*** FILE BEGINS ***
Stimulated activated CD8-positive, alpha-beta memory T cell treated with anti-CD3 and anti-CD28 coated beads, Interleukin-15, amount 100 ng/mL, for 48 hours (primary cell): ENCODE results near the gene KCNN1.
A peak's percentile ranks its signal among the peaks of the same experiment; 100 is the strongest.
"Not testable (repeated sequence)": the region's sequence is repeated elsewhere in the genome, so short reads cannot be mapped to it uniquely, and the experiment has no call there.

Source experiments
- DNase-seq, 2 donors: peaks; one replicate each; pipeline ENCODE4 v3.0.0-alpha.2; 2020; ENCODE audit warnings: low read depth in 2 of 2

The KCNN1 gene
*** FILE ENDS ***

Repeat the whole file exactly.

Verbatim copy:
Stimulated activated CD8-positive, alpha-beta memory T cell treated with anti-CD3 and anti-CD28 coated beads, Interleukin-15, amount 100 ng/mL, for 48 hours (primary cell): ENCODE results near the gene KCNN1.
A peak's percentile ranks its signal among the peaks of the same experiment; 100 is the strongest.
"Not testable (repeated sequence)": the region's sequence is repeated elsewhere in the genome, so short reads cannot be mapped to it uniquely, and the experiment has no call there.

Source experiments
- DNase-seq, 2 donors: peaks; one replicate each; pipeline ENCODE4 v3.0.0-alpha.2; 2020; ENCODE audit warnings: low read depth in 2 of 2

The KCNN1 gene